Coronary heart disease (CHD) is a major cause of death and disability. Risk factors have been detected in children. Evidence suggest that habitual physical activity offers partial protection against primary and secondary events of CHD. Consequently, it has become important to include a measure of cardiorespiratory fitness in epidemiological studies of heart disease or other aspects of preventive medicine. Whereas maximal exercise tests are the accepted standard in measuring cardiorespiratory fitness, their use is difficult, especially in epidemiological studies. A key question is whether a more simple fitness test with satisfactory accuracy, precision and safety can be used in measuring fitness. Step tests with differing heights, stepping rates and methods of counting recovery heart rate have been used in the past for adults. However, the applicability of these tests to diverse populations, including children, is limited and further development has been neglected because of the appeal of high technology studies. Such a practical alternative to the more traditional physiologic tests should be considered. It could be used in the office of a clinician to assess cardiorespiratory fitness level and can be used in health and physical education programs to monitor fitness and intervention programs of children. The long term objective of this study is to develop a step test that has a normalized stepping height and rate which can be used by children (and adults alike) and can be used for epidemiological purposes.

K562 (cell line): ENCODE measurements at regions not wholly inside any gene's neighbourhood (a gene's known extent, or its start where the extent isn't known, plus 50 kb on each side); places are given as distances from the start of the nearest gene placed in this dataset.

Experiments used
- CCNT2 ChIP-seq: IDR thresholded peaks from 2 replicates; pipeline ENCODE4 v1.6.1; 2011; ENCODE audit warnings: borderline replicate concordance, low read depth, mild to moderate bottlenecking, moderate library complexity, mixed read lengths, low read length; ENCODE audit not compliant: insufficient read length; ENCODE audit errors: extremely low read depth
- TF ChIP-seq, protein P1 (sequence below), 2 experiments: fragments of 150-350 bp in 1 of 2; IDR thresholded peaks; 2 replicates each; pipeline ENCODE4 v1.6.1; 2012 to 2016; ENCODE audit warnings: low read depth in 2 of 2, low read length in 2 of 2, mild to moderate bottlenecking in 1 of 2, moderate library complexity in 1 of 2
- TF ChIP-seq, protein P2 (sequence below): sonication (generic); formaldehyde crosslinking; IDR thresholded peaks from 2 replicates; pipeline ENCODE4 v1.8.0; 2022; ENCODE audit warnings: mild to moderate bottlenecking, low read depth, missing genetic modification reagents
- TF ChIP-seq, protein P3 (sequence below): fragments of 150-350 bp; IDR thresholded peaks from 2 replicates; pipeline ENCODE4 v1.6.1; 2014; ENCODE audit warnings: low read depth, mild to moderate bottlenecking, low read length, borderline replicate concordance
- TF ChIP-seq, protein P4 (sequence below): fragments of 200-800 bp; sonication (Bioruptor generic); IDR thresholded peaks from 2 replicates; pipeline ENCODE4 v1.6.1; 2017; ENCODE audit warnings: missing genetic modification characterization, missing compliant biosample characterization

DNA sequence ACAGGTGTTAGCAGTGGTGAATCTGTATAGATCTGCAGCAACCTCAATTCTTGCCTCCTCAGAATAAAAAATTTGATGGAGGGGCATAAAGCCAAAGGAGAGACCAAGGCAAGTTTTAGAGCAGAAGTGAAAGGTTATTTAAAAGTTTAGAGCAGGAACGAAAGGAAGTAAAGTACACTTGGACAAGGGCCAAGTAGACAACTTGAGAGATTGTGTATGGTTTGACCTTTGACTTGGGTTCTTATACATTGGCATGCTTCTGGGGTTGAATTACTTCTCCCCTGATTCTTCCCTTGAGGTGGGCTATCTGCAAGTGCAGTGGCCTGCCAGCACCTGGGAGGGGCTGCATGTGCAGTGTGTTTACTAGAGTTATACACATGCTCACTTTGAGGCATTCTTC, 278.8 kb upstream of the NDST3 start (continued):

The specific aims i nclude: 1) To apply a previously developed anatomical model to at least 10 males and 10 females in each age for children aged 6-18 (260). This model defines the appropriate stepping height as 0.188 times the individual's statute height, which should result in an optimum hip angle of 73 degrees when stepping. 2) To design and construct a variable height stepping apparatus for use in the step test. 3) To design and construct a heart monitor or pulse counter which can count recovery heart rate. 4) To validate the step test by performing direct maximal oxygen consumpton (Bruce Treadmill protocol) of 20 children in each of the following age groups: 6-9, 10-12, 13-15, 16-18, and relating the recovery heart rate of the step test with the measured maximum oxygen consumption. 5) To determine the appropriate stepping rate by finding the best correlation between recovery heart rate and stepping rate by finding the best correlation between recovery heart rate and measured maximum oxygen consumption using two stepping cadences (22 and 26/minute).
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